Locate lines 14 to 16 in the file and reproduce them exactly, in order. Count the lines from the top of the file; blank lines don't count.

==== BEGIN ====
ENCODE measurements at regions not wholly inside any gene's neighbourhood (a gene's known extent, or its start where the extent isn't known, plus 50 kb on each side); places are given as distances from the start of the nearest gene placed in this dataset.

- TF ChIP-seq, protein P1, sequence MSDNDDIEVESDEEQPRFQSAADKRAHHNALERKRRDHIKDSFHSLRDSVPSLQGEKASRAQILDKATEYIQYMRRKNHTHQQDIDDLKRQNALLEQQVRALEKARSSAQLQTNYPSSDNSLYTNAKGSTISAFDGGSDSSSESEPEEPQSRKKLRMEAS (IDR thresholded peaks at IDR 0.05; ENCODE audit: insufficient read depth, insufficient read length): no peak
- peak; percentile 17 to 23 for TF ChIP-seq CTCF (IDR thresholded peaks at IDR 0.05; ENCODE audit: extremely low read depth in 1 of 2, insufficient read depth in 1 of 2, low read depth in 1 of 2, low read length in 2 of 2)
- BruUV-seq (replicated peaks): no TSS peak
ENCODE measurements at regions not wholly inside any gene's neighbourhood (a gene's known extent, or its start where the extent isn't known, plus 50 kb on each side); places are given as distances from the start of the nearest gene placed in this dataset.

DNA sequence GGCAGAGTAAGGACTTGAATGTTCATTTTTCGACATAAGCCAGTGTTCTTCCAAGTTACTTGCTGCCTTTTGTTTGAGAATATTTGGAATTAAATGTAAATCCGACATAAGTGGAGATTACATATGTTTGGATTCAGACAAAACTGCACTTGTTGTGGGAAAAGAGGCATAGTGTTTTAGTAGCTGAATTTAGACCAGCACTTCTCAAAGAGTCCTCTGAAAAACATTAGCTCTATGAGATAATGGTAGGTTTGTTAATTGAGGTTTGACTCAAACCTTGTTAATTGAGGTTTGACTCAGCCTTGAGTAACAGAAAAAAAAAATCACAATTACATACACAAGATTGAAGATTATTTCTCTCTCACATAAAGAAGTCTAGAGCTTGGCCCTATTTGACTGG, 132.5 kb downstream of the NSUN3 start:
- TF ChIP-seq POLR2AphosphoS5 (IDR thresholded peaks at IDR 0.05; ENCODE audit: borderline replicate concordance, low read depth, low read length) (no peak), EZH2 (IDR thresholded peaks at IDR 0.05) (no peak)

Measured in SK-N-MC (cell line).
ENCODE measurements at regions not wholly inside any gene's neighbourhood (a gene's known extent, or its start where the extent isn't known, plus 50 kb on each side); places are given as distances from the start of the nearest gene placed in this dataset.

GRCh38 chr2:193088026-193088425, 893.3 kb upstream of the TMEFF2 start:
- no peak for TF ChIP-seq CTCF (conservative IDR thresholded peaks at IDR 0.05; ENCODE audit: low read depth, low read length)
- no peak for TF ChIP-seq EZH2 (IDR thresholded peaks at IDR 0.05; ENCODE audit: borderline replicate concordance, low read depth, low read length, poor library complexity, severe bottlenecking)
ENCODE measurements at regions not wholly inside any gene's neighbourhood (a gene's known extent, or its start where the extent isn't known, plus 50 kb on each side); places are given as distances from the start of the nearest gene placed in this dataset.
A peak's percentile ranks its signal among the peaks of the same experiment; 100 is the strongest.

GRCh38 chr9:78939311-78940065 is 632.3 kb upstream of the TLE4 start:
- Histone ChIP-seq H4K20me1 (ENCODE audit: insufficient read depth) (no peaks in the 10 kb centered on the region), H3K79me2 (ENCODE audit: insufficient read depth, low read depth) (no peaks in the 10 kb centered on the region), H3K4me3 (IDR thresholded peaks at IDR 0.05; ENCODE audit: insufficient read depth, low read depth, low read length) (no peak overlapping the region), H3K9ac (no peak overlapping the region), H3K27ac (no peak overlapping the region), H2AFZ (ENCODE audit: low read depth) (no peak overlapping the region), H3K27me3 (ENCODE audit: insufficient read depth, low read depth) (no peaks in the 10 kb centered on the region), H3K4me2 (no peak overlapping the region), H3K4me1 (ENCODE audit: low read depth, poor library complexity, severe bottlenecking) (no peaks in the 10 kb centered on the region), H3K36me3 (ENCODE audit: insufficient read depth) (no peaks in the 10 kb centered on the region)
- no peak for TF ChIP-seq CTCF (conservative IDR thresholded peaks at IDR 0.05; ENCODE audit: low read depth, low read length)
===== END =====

A peak's percentile ranks its signal among the peaks of the same experiment; 100 is the strongest.

GRCh38 chr9:78939311-78940065 is 632.3 kb upstream of the TLE4 start:
- Histone ChIP-seq H4K20me1 (ENCODE audit: insufficient read depth) (no peaks in the 10 kb centered on the region), H3K79me2 (ENCODE audit: insufficient read depth, low read depth) (no peaks in the 10 kb centered on the region), H3K4me3 (IDR thresholded peaks at IDR 0.05; ENCODE audit: insufficient read depth, low read depth, low read length) (no peak overlapping the region), H3K9ac (no peak overlapping the region), H3K27ac (no peak overlapping the region), H2AFZ (ENCODE audit: low read depth) (no peak overlapping the region), H3K27me3 (ENCODE audit: insufficient read depth, low read depth) (no peaks in the 10 kb centered on the region), H3K4me2 (no peak overlapping the region), H3K4me1 (ENCODE audit: low read depth, poor library complexity, severe bottlenecking) (no peaks in the 10 kb centered on the region), H3K36me3 (ENCODE audit: insufficient read depth) (no peaks in the 10 kb centered on the region)